What Is An Application To Court In BC?
Hello, I’m Alistair Vigier, the CEO of ClearWay Law. BC court applications can be confusing. Therefore, we put together this article to provide information about applications in the Supreme Court of British Columbia. This article does not cover the provincial court and is not a substitute for legal advice from a lawyer.
An application asks the court to make an order to resolve issues that come up before you go to trial. Most files do not make it all the way to trial. A trial is extremely expensive. It almost always costs more than $50,000. It can also take years to get a trial. As such, applications are very important as they help move the issues along.
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All applications before trial are heard in chambers applications to the court. You might use an application to get someone added or removed from the litigation. Many small details can be dealt with by applications. Chamber applications are heard in open court and the hearings are audiotaped just like full trials. It is open to the public.
The judge or master usually wears a business suit instead of a robe. There will be a court clerk sitting in front of the judge. There are usually not sheriffs in the room. Evidence must be submitted in sworn written statements called affidavits. This is different from a trial where many forms of evidence are admissible.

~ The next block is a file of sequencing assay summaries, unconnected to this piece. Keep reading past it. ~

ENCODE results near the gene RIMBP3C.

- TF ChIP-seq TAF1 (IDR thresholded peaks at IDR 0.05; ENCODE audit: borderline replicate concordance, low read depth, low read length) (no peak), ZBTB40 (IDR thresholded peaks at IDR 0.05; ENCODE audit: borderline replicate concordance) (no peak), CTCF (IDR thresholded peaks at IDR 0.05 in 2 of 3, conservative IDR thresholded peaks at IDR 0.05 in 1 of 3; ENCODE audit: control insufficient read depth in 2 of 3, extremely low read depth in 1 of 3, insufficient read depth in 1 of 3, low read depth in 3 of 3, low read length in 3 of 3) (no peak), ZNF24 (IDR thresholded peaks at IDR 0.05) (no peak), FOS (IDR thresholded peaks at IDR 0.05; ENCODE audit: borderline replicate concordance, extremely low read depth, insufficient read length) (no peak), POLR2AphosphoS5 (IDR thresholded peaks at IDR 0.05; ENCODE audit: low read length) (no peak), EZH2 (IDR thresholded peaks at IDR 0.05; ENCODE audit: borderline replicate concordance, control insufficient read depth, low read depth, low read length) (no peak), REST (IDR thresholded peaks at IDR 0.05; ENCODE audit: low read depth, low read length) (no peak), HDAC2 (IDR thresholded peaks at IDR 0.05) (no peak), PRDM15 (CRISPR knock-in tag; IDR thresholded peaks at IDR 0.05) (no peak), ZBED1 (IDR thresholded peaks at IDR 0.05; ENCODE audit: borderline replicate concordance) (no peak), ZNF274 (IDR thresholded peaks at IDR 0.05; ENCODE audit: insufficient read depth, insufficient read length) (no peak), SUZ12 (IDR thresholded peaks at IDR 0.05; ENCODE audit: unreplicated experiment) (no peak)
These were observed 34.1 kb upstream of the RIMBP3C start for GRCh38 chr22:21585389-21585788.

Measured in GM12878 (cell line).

Preparing Your Court Application
There are several things you can do to prepare for your court application. We strongly suggest watching chambers hearings in court so you can learn how it works. This will help reduce the anxiety of appearing before the court. Again, the court is open to the public, so you can sit in the back of the court.
During BC Court applications, it starts with a notice of application and the application response being filed with the court. Affidavits will also need to be filed by both parties.
Do not make the mistake of not preparing an application record. This is required. It helps the judge read along with your argument. Without it being filed, your court date might be canceled, and you might have to pay $500 in costs.
You can find out what kind of information to put in these documents by reading the guidebook on the Supreme Court website. You can also hire a lawyer to do self-represented coaching. This will save you money by not having the lawyer represent you full time. ClearWay Law offers self-represented coaching for family law. It can be helpful to have a lawyer review your documents before going to court.